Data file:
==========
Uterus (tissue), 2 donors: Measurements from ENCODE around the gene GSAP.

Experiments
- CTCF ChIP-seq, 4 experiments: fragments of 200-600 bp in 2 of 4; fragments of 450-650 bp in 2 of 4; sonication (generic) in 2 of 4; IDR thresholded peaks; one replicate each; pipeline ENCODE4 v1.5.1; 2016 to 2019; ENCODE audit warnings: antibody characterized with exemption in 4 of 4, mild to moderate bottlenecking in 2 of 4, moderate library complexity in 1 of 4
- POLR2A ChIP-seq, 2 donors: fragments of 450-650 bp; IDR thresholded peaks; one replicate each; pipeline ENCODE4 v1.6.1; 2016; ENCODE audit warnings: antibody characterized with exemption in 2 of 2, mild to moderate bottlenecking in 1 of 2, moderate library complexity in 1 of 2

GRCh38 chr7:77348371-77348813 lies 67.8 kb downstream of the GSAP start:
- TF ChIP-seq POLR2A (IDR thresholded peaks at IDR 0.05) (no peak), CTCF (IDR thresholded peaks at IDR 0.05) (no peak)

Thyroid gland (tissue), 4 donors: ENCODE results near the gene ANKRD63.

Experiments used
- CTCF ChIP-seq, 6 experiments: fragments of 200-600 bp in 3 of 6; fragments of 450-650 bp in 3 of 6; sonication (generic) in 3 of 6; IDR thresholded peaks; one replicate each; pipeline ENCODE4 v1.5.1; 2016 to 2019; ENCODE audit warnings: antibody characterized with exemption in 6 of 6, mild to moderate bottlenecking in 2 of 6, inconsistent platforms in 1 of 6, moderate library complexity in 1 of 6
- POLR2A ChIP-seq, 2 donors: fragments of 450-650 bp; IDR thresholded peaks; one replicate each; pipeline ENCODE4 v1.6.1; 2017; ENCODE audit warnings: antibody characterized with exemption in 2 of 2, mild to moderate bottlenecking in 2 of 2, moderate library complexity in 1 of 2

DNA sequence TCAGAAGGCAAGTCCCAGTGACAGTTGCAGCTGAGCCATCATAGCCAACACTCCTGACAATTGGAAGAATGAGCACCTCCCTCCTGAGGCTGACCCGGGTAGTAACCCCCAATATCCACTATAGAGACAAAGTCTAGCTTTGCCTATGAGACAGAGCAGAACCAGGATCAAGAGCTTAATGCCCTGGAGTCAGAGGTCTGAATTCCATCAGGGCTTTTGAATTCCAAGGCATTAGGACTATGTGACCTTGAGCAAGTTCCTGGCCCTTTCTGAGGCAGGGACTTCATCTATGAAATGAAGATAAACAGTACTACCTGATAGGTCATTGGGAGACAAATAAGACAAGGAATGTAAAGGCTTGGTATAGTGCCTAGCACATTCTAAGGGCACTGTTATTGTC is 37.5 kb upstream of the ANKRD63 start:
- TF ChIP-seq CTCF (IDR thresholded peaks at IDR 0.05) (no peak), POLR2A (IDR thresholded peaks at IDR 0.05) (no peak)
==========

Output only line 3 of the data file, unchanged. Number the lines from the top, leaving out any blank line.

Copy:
- CTCF ChIP-seq, 4 experiments: fragments of 200-600 bp in 2 of 4; fragments of 450-650 bp in 2 of 4; sonication (generic) in 2 of 4; IDR thresholded peaks; one replicate each; pipeline ENCODE4 v1.5.1; 2016 to 2019; ENCODE audit warnings: antibody characterized with exemption in 4 of 4, mild to moderate bottlenecking in 2 of 4, moderate library complexity in 1 of 4